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Forever too young;Friday's child;Parting Shots

Reva Klein on the problems of starting school at four

Josh will be five in July. He's a big boy at home. He has a baby brother and helps his mum and dad around the house, rides his bike and is beginning to crack the mysteries of reading. But at school some of his classmates in reception call him a baby.

At playgroup, age wasn't an issue. Everybody acted like babies then. And they had their mums there to act as buffer zones between them and the outside world. But now, it's different. His still podgy cheeks and the "r"s that sound more like "w"s, his slowness in responding to jokes, his shyness in the playground, all conspire to brand him immature.

Josh just had one term in a mornings-only nursery due to a shortage of places. His mum tried to compensate by taking him to playgroup and by doing activities with him at home. But her pregnancy and then newborn meant that Josh had to amuse himself on his own more than before. By the time he started nursery, he was academically ready but socially a bit awkward.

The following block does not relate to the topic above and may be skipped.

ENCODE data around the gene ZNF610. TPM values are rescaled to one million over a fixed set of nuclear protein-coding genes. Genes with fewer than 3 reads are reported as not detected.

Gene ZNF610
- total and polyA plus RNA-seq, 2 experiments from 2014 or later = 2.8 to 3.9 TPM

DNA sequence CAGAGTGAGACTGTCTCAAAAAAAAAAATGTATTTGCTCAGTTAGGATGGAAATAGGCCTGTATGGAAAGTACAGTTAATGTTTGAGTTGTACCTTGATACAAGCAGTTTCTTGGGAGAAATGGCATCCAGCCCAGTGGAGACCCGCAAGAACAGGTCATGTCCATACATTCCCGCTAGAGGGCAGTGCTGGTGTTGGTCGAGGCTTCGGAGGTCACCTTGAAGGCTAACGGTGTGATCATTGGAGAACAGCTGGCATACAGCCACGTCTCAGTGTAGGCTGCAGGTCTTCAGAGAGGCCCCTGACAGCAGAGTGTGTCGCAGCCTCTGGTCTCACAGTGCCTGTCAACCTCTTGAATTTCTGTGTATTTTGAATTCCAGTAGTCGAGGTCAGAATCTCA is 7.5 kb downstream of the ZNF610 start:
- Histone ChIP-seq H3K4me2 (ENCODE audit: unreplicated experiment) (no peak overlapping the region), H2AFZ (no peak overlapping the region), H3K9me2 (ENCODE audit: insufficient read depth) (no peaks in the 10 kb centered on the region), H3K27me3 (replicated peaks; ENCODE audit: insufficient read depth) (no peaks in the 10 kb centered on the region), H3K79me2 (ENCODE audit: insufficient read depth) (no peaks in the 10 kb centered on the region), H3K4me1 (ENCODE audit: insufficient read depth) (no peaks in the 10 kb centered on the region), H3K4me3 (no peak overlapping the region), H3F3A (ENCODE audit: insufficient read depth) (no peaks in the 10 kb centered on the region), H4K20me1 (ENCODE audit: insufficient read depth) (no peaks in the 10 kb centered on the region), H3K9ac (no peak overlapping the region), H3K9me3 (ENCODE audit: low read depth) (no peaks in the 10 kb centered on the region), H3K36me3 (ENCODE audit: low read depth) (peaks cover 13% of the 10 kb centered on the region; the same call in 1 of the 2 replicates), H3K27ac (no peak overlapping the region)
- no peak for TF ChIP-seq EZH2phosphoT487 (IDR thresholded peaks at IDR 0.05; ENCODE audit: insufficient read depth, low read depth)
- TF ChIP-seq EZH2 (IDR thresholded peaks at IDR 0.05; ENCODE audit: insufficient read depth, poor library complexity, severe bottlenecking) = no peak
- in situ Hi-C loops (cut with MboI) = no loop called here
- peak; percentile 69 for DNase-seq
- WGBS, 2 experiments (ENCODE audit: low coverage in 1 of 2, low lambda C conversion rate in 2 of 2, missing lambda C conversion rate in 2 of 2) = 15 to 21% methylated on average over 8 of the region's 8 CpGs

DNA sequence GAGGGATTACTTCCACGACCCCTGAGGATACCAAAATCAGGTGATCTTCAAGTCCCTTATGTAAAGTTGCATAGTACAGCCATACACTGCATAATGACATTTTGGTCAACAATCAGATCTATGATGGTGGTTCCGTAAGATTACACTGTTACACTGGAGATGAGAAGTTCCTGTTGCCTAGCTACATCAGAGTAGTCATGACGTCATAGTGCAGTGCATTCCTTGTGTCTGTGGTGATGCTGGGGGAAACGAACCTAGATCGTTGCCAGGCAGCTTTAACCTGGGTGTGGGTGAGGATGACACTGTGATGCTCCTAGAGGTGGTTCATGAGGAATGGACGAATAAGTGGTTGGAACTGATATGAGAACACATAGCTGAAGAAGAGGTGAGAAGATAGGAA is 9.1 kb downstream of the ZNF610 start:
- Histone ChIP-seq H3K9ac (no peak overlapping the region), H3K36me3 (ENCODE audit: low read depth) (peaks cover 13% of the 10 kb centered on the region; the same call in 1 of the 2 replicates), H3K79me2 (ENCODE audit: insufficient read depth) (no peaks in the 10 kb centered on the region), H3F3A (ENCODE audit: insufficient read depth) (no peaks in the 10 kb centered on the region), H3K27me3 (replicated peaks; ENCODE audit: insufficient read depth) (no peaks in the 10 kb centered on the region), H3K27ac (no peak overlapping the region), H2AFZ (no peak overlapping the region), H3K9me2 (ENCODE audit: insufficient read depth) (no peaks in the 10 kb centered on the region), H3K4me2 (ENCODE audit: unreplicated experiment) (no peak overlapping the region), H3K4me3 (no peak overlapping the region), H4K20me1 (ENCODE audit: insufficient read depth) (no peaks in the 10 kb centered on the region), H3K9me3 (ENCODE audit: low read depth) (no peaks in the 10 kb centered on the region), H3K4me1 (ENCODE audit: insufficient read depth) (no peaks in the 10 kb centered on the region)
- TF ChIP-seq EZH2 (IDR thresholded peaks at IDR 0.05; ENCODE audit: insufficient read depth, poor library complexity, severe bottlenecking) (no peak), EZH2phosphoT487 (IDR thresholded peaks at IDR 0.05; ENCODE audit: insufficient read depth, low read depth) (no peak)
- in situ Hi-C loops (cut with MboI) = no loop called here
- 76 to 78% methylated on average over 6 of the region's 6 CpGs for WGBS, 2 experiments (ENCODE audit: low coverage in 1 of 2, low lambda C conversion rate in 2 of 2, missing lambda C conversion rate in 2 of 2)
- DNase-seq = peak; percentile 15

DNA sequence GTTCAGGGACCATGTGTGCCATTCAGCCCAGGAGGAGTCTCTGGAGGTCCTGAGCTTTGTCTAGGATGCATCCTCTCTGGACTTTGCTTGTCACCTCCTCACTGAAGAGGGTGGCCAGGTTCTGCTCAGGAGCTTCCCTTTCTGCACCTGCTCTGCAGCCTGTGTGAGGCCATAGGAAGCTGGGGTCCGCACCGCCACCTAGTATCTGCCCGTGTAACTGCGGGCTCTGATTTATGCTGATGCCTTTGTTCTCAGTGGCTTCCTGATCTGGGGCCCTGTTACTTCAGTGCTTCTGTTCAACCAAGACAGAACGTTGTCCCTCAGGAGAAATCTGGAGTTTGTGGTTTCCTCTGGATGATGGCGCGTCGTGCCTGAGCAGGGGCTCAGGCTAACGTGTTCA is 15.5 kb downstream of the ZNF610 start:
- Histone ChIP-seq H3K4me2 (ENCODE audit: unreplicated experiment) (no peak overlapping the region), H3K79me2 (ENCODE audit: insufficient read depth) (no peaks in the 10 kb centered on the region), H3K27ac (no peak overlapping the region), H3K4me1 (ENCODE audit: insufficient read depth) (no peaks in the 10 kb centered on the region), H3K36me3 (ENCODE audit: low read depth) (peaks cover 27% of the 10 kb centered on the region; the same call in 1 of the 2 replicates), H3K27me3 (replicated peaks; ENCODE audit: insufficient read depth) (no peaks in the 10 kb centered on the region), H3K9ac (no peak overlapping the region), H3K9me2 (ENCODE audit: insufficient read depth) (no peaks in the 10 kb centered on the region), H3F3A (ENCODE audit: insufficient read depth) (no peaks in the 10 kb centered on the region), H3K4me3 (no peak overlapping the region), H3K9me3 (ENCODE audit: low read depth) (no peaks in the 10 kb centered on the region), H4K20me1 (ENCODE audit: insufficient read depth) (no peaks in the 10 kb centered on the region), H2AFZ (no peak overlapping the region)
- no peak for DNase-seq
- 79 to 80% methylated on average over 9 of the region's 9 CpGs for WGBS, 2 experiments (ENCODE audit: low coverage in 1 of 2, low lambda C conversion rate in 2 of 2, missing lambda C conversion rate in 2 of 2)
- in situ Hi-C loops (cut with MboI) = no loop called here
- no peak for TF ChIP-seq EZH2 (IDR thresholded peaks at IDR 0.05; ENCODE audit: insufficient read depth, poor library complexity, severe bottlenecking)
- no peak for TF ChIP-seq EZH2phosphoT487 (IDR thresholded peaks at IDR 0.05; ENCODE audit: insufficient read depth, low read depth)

Big school, though, came as a shock. Being there all day with children who seem to know each other and understand what school's all about more than he does is scary. And so is having to do what the teacher says when she says it. He's not used to the regimentation of a structured reception class.

But it's the social whirlwind of playtime that really makes him feel out of sorts. He may be action man at home, playing football round the garden and helping his mum paint the front gate, but in the playground he burrows deep into himself, willing himself invisible, so that nobody takes the mickey out of him.

Sometimes, it's the well-meaning ones who are the worst. Because he's short, a couple of girls have got him to play mummies and babies with him. After one turn around the playground in a toy pushchair, he realised this wasn't for him. He found their patronising way of talking to him cringe-making.

No, what he really would like to be doing is kicking a football around with the bigger boys, the boys who seem to know each other so well and look so confident. But a couple of them are the ones who have called him baby. He just can't risk it. So he's decided to wait until someone invites him to join in.

Josh knows what he wants to be - because he's that person at home - and knows that thepersona he's assumed at school isn't it. He's not fearful, just cautious. And willing to wait till the right person comes along to be friends with, so that he can emerge from his cocoon. He won't be rushed, either.

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